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Kenfig Castle

Kenfig Castle is one of the best discoveries of all the hundreds of castles we have visited across the country. The castle is partially buried under the huge expanse of rolling sand dunes that stretch out in every direction, hidden beneath tangled undergrowth.

History of Kenfig Castle

1100 ~ The Normans led by Robert Fitzhamon invade Glamorgan. He splits Glamorgan into knights fees amongst those who give him military service. He keeps Cardiff for himself, but also Kenfig.

1140's ~ A timber motte and bailey castle is built at Kenfig during the reign of King Stephen to reflect its importance as a maritime trading town. As a consequence the Welsh see Kenfig as a threat and so contantly attack the castle and harass the trade and people of the town.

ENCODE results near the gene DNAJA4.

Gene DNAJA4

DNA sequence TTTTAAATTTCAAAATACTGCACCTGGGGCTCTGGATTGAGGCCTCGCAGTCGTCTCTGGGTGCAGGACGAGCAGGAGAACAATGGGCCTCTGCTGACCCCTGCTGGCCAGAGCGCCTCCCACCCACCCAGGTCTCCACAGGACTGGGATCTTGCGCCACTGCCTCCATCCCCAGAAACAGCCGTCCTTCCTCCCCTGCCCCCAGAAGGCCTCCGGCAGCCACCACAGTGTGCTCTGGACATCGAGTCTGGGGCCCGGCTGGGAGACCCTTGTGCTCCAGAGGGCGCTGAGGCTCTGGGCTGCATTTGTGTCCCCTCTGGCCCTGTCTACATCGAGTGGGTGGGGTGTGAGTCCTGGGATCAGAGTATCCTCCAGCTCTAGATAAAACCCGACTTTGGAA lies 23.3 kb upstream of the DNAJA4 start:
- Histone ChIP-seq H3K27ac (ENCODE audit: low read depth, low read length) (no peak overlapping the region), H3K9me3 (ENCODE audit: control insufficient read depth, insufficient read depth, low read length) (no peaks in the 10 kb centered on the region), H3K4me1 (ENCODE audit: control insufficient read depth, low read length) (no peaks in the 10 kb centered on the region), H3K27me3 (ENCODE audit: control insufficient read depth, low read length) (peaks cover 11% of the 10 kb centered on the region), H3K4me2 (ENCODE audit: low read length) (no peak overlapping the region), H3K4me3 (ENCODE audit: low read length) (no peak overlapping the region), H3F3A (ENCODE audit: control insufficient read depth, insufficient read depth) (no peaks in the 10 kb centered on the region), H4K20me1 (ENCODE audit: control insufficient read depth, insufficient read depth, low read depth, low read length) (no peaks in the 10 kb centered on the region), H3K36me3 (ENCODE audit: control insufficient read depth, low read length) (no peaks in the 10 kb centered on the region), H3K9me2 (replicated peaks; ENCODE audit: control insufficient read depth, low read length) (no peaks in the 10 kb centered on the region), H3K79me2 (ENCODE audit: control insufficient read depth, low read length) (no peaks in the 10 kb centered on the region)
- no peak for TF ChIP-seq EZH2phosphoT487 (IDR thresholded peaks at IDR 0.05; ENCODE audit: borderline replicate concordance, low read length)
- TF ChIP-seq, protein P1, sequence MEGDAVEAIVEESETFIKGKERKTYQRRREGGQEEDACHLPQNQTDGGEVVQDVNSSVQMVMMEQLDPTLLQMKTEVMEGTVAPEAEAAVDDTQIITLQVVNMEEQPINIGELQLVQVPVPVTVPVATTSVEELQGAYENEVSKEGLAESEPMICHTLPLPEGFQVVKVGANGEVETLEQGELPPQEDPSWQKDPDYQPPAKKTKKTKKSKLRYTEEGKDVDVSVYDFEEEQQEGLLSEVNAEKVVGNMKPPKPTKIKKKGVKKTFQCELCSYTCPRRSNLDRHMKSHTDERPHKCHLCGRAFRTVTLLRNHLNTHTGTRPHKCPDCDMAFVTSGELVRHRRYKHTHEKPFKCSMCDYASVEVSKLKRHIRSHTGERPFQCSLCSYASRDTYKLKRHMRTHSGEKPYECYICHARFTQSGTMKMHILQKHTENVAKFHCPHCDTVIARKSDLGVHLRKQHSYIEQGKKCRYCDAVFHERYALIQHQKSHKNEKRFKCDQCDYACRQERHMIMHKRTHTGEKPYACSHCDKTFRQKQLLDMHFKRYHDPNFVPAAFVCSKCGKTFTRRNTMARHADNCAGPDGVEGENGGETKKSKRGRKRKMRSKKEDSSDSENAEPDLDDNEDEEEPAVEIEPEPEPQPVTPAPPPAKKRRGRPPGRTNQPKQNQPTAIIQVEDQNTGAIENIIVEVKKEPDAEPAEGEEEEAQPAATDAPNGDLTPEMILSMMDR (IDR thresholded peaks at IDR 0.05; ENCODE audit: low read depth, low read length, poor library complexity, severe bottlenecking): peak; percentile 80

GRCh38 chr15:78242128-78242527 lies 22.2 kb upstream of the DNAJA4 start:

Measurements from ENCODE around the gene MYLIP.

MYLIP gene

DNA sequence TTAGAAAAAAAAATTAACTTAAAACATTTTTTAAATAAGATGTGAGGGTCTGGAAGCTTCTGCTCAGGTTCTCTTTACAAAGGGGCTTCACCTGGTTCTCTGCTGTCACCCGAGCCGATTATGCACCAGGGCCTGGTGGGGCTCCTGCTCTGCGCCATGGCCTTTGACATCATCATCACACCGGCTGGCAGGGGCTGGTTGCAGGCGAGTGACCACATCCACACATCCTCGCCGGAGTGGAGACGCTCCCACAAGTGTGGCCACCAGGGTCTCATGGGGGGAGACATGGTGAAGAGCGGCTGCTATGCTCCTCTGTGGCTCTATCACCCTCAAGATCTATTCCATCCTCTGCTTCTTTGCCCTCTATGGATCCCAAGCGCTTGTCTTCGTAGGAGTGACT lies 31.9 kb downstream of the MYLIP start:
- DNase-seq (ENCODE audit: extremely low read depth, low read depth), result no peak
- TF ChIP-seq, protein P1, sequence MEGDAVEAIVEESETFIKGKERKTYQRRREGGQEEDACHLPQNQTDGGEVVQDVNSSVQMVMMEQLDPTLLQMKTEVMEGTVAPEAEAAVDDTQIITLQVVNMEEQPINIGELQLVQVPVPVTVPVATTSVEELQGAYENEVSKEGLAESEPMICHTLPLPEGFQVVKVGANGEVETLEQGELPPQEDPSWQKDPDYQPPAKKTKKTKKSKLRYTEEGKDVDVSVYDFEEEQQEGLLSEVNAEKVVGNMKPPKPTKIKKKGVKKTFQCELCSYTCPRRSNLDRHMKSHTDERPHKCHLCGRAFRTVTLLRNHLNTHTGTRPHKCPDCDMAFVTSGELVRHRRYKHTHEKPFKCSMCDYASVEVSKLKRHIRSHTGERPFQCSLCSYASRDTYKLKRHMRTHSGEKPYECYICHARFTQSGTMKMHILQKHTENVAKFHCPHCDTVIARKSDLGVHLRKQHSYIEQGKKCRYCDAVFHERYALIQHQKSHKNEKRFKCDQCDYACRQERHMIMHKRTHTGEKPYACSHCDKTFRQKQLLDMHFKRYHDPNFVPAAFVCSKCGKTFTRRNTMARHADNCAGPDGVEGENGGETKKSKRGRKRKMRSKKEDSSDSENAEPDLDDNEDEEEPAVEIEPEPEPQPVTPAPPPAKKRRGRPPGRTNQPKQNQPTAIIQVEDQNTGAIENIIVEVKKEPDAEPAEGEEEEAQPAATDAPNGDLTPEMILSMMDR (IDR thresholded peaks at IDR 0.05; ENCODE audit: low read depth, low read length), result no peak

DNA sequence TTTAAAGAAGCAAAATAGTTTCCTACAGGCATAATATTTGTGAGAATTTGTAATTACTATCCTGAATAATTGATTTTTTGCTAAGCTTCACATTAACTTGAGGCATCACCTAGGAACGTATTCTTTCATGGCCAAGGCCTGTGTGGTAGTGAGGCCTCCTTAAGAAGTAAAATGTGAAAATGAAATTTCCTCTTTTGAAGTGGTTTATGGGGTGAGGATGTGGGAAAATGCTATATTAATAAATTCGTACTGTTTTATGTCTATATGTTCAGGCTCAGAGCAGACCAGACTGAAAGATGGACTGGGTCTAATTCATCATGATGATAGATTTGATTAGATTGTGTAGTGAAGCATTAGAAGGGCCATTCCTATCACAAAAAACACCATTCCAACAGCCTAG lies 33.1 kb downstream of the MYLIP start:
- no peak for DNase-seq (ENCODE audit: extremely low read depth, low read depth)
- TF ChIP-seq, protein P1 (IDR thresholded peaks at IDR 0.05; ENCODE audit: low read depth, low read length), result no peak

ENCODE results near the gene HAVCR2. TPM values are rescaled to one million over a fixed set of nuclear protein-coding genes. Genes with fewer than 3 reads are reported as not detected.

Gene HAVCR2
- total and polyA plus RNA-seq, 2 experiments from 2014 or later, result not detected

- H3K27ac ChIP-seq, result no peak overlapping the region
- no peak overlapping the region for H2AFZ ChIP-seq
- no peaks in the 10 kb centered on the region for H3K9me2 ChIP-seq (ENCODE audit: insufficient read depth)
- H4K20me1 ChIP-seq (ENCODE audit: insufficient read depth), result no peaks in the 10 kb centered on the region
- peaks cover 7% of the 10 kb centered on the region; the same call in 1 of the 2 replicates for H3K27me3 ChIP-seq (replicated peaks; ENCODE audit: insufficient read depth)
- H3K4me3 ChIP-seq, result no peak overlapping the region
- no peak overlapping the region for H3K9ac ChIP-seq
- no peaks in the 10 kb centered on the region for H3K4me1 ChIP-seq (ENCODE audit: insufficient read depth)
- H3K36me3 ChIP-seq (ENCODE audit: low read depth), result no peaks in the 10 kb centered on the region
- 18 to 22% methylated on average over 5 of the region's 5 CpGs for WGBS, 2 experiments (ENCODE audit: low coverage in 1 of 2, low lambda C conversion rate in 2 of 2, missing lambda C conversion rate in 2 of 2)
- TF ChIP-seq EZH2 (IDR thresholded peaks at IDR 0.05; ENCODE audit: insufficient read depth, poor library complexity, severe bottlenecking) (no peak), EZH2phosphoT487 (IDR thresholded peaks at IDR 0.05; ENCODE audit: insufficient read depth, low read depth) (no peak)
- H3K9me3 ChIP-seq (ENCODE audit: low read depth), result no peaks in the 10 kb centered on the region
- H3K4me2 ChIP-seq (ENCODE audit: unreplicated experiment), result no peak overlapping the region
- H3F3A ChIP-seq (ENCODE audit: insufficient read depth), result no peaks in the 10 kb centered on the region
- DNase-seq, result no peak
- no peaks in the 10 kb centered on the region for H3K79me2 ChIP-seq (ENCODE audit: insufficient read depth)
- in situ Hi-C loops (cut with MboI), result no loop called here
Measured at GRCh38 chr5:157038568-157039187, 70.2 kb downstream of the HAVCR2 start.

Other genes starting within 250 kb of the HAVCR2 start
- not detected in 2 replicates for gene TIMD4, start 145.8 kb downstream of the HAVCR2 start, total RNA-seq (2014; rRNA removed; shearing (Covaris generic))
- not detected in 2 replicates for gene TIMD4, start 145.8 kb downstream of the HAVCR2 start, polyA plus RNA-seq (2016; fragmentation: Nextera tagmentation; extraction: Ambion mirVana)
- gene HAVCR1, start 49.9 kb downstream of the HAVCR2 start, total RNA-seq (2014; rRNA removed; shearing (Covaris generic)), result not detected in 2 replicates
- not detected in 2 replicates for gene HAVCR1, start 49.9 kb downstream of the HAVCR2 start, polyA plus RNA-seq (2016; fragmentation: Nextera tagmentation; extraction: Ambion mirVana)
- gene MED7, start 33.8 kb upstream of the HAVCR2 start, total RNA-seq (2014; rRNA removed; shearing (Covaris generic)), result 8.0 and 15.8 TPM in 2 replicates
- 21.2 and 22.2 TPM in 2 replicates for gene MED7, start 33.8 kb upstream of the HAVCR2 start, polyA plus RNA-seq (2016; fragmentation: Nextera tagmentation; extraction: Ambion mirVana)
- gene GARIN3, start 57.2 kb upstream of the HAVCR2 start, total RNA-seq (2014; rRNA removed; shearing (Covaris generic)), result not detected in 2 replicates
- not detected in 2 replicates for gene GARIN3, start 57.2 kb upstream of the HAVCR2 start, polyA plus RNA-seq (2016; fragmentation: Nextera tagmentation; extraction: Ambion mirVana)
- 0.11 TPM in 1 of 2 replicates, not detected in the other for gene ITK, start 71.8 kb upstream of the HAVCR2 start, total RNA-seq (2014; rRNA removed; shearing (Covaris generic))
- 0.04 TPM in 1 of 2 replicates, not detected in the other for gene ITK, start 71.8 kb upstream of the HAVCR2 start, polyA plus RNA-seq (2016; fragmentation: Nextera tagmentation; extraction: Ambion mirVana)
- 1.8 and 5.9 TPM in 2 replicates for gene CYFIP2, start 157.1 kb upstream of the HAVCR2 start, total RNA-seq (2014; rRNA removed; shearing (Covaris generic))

1167 ~ The castle is attacked and burnt by the Welsh. (more in the History section)

Castle today

Finding this castle you will need a map of the Kenfig sands. You can park off the road opposite the public footpaths that cross the sands. As you progress up and over the grassy sand dunes without any firm landmarks it can be easy to lose your way and the paths soon disappear underfoot. With the motorway far to the right of you, the sprawling Port Talbot steel works ahead, look out for the stub of the tower that sits upon a tangled grassy mound. If you come across the railway line as you head towards the steel works, work your way to your left, away from the motorway, and eventually you'll spot the stubby tower ruins. After you have visited the tower and work away from the tangled ruins, you will spot other sections of castle walls that appear from under the undergrowth, indicating there is still much that is hidden from view that still awaits excavation to reveal its secrets.

Text by Fred Vincent